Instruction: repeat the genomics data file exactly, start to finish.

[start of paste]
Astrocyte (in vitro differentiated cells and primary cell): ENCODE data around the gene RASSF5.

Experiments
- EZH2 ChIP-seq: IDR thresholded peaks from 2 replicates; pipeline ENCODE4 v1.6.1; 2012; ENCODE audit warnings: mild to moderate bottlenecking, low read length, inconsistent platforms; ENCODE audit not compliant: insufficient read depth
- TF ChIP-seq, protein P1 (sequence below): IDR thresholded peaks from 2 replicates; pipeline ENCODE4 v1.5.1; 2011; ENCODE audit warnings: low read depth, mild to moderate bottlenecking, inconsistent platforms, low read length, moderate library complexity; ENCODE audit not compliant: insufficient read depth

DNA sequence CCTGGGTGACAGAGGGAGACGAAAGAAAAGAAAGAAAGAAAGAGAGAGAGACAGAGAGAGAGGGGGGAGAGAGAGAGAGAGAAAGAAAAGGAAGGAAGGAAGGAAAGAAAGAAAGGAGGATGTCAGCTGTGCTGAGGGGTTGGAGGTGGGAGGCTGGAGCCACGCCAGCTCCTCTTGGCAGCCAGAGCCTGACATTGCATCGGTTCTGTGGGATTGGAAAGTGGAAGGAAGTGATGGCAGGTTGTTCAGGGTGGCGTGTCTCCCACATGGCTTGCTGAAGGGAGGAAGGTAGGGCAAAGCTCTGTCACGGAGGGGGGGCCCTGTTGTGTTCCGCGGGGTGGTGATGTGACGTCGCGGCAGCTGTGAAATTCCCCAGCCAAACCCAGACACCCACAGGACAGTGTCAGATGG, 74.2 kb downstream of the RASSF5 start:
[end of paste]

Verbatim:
Astrocyte (in vitro differentiated cells and primary cell): ENCODE data around the gene RASSF5.

Experiments
- EZH2 ChIP-seq: IDR thresholded peaks from 2 replicates; pipeline ENCODE4 v1.6.1; 2012; ENCODE audit warnings: mild to moderate bottlenecking, low read length, inconsistent platforms; ENCODE audit not compliant: insufficient read depth
- TF ChIP-seq, protein P1 (sequence below): IDR thresholded peaks from 2 replicates; pipeline ENCODE4 v1.5.1; 2011; ENCODE audit warnings: low read depth, mild to moderate bottlenecking, inconsistent platforms, low read length, moderate library complexity; ENCODE audit not compliant: insufficient read depth

DNA sequence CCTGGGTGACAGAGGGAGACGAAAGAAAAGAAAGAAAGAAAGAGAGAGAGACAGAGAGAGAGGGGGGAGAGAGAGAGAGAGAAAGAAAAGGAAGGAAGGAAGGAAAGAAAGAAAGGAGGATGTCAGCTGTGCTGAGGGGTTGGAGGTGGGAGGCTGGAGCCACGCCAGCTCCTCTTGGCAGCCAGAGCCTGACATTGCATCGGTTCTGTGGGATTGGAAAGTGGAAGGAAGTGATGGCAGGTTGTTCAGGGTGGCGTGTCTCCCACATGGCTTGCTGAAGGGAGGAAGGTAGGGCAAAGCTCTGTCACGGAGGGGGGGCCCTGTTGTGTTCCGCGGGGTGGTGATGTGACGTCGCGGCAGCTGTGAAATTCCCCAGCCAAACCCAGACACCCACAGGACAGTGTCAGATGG, 74.2 kb downstream of the RASSF5 start: